Nothing’s certain in life but death and taxes. Even so, the cause of death can be uncertain. When a person dies in suspicious or unnaturally circumstances, an autopsy can sometimes explain why.
Television shows may make it seem that every death is suspicious and there’s at least one, if not two or more, bodies to examine, and occasionally to exhume, or dig up. Shows such as Quincy M.E., Crossing Jordan, or CSI: Crime Scene Investigation have certainly captured the public’s interest in the process.
Autopsies: Looking For Answers
An autopsy is a thorough examination of a dead body. In most instances, it includes complete internal and external examinations:
- Bruises, cuts, puncture holes and other signs of physical trauma are looked for externally
- The chest cavity is opened so internal organs may be examined for trauma, as well as signs of disease
Autopsies often include blood, tissue and other tests, such as when there are questions about whether the person being examined was using alcohol or drugs at or near the time of death.
When Autopsies Are Performed
Autopsies are common, and sometimes legally required, in certain circumstances. The most common is when a death is suspicious, like when there are no witnesses or the death is sudden and unexpected. The deaths of “Jackass” star Ryan Dunn and the “King of Pop” Michael Jackson are good examples.
Often, as with the Michael Jackson case, the autopsy leads to criminal charges being filed – usually serious homicide charges, like manslaughter, and perhaps murder.
Other Deaths Require Autopsies
The laws usually vary from state to state as to when autopsies are legally required. For example:
- In states like Georgia, autopsies are required when a child under the age of seven dies unexpectedly or without explanation
- Many states follow Michigan and require autopsies when deaths are caused by violence or abortion and when prison inmates die
- Louisiana and practically every other state requires autopsies when there are suspicions a death was caused by any serious disease, such as HIV-AIDS or e. Coli
Who Performs Autopsies
In practically all cases, autopsies are performed by a licensed medical professional employed by the local government, such as your city or county. Common names for these professionals are coroners and medical examiners.
Permission Not Needed
As a general rule, when an autopsy is legally required, a medical examiner doesn’t need the permission or consent from the deceased person’s spouse or next-of-kin before performing the autopsy. In some states, like Florida, every effort must be made to get the consent of the decedent’s health care surrogate, spouse or next-of-kin.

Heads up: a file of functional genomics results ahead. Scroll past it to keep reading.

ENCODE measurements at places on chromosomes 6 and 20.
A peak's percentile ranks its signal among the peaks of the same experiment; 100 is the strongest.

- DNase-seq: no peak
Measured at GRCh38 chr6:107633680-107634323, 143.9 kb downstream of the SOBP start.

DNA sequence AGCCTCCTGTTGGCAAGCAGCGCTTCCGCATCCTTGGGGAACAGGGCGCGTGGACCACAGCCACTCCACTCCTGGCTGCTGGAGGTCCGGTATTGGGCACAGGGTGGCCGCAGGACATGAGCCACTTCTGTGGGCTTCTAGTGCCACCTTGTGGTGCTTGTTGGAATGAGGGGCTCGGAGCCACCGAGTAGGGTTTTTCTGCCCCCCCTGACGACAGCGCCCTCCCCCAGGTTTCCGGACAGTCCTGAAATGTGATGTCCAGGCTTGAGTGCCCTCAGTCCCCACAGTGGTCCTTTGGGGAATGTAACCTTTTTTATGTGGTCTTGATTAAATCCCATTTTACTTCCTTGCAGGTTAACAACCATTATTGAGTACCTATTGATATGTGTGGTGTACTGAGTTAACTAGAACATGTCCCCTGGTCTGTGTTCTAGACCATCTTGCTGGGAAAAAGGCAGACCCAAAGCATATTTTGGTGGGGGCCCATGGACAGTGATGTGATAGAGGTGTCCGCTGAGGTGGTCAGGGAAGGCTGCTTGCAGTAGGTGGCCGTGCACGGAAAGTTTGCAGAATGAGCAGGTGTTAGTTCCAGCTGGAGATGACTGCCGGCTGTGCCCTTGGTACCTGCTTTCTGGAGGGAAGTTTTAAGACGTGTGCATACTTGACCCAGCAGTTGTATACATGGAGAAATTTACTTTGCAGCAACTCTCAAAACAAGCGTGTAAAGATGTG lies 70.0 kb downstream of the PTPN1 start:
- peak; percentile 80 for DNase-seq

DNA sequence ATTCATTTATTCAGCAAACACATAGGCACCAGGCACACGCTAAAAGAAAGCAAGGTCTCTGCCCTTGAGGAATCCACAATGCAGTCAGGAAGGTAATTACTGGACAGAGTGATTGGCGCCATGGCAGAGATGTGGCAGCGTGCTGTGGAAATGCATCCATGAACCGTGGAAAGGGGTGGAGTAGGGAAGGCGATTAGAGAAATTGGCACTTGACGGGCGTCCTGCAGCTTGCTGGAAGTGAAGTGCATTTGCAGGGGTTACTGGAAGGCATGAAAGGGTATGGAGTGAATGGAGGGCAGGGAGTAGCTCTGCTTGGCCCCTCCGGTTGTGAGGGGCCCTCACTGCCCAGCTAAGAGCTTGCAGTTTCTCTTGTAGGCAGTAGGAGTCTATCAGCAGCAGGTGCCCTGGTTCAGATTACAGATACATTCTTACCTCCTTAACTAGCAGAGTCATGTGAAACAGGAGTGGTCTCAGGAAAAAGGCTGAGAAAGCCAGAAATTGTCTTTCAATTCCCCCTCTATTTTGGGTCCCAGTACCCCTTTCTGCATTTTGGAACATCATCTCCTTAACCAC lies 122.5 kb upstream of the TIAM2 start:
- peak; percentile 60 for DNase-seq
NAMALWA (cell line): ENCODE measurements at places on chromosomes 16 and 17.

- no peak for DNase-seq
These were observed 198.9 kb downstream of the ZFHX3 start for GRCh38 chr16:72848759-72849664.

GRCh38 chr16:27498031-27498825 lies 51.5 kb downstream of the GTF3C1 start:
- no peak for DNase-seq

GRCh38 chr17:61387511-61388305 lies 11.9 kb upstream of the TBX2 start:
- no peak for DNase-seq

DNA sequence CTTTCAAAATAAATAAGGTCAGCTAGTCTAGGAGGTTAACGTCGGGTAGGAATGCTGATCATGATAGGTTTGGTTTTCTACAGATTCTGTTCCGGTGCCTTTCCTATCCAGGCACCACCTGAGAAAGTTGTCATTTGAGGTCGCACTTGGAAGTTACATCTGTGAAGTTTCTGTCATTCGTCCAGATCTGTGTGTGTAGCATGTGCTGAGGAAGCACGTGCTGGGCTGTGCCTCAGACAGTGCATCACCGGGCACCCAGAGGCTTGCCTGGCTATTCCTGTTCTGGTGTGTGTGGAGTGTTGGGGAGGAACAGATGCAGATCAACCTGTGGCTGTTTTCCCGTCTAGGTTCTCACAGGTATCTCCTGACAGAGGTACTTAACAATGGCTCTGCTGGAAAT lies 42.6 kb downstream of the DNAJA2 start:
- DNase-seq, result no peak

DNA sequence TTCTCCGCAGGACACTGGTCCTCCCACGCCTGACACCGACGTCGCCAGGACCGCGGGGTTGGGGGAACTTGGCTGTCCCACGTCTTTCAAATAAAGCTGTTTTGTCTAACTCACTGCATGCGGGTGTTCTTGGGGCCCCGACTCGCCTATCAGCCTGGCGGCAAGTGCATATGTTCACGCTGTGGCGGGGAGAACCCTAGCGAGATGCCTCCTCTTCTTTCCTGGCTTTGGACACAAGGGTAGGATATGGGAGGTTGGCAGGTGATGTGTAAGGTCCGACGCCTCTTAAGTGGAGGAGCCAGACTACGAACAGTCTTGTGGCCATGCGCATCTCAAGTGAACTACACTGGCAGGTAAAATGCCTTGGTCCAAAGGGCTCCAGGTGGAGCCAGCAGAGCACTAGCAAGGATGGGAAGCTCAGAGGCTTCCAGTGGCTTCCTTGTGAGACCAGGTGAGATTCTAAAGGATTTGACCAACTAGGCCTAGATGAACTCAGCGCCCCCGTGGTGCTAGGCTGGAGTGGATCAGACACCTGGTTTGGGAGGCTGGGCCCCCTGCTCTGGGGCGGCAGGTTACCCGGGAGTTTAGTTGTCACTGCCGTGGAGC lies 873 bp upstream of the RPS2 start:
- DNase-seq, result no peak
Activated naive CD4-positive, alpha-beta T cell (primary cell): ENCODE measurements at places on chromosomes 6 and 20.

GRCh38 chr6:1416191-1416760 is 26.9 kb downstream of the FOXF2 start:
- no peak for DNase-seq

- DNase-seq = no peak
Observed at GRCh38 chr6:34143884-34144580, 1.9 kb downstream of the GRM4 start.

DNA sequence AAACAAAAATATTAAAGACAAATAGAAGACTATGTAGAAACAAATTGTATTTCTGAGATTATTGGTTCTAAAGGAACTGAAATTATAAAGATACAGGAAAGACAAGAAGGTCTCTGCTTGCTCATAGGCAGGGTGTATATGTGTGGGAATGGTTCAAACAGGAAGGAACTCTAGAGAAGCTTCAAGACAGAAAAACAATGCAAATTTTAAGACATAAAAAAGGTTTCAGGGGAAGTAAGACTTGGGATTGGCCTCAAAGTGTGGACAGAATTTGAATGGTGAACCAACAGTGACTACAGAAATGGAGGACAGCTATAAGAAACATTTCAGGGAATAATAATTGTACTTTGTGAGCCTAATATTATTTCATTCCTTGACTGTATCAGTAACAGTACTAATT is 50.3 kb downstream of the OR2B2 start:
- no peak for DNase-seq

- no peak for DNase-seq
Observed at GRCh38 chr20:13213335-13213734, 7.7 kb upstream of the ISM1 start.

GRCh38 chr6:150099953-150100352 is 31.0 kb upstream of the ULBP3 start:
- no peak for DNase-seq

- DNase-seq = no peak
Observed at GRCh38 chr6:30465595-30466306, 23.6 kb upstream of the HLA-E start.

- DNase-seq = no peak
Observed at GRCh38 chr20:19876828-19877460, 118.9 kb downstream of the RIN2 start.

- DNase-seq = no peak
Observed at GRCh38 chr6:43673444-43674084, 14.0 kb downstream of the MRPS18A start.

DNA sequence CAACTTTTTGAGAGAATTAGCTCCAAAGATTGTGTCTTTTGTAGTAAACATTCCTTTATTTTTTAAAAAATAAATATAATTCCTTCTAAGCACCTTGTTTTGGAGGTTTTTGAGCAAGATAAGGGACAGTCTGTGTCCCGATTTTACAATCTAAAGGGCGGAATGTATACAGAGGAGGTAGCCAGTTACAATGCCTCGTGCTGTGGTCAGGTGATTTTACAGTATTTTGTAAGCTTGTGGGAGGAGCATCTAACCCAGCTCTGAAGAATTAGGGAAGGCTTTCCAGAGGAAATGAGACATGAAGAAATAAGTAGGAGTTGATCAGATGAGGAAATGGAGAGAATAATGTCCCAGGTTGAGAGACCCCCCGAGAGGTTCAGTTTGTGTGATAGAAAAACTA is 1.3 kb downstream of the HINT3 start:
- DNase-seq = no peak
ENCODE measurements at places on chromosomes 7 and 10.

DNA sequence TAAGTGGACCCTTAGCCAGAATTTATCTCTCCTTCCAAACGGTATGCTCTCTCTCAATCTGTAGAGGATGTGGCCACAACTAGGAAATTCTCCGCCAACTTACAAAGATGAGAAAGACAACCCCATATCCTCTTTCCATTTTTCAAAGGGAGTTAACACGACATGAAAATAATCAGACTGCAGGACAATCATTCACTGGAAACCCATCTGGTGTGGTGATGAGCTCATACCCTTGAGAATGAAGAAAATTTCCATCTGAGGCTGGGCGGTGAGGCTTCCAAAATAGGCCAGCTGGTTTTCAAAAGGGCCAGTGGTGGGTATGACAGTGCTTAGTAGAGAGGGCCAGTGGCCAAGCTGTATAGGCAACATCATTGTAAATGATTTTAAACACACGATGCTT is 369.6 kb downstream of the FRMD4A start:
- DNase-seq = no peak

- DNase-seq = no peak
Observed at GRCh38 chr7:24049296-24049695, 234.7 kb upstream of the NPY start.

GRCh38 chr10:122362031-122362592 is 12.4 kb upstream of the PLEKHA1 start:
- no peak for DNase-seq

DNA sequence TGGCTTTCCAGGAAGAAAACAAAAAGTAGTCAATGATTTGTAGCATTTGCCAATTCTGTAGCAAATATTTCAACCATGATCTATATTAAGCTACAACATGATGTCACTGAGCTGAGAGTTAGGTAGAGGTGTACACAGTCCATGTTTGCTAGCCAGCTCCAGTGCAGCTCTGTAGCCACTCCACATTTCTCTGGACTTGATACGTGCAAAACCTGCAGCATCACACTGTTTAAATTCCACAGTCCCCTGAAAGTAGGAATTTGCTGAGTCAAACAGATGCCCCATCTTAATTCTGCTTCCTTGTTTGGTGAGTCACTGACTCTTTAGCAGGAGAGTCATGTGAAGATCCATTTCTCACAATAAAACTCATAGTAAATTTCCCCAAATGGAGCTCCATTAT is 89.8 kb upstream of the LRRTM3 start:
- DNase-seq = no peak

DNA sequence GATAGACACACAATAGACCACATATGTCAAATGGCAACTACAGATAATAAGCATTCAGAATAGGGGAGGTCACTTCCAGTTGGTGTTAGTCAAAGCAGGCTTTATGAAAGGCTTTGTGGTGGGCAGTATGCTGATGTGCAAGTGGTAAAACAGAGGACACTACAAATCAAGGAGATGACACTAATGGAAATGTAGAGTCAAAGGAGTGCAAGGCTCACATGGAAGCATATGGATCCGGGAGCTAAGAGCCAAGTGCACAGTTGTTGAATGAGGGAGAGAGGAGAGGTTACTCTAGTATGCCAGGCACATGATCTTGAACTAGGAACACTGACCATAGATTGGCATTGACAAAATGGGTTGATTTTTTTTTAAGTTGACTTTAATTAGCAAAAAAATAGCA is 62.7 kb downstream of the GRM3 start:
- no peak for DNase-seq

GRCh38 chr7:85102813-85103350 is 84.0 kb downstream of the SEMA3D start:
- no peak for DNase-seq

Next: Blocking or
Blocking or Limiting an Autopsy May Be Possible
In some states, such as California, New York and Ohio, you or a family member may be able to block or limit an autopsy based on your religious beliefs. You typically need to fill out a certificate of religious belief stating that an autopsy or dissection of your body violates your religious beliefs. A family member should give the certificate to the coroner as soon as possible.
It may not stop all autopsies, though. In many of the states recognizing the religious belief objection, an autopsy may still be done if the death involves a child or there’s a suspicion of foul play or contagious disease. In such cases, however, medical examiners typically try to make the least intrusive autopsy as possible.
When Opting for an Autopsy is a Good Idea
An autopsy can be requested even when one’s not required by law. For example, surviving family members may request an autopsy when:
- There’s a possibility the decedent had a genetic disease or condition
- The decedent was under the care of a physician, raising the question of medical malpractice and a possible wrongful death lawsuit
- The decedent is an organ or tissue donor
Others May Ask, Too
Also, it’s not uncommon for someone other than family to ask for an autopsy. For example:
- The decedent’s life insurance company may ask for an autopsy to prove the death wasn’t a suicide or caused by other reasons, like a preexisting condition, voiding the policy
- Medical or scientific groups often ask for autopsies to aid in research for diseases and conditions like Alzheimer’s and cancer
In cases like these, the consent of the decedent’s spouse or next-of-kin is needed. Also, voluntary autopsies are usually performed by private medical professionals, not coroners.
A loved one’s death is stressful enough. Having to consider whether or not to have an autopsy performed – if in fact you have the choice – can make it a more stressful time. It’s important to talk your loved ones now and respect their wishes after they’re gone.
Questions for Your Attorney
- How do I donate my body to science? Can my family block the donation after I die?
- Does my state honor the religious objection to autopsies?
- Is there any way at all to stop the autopsy of a young child?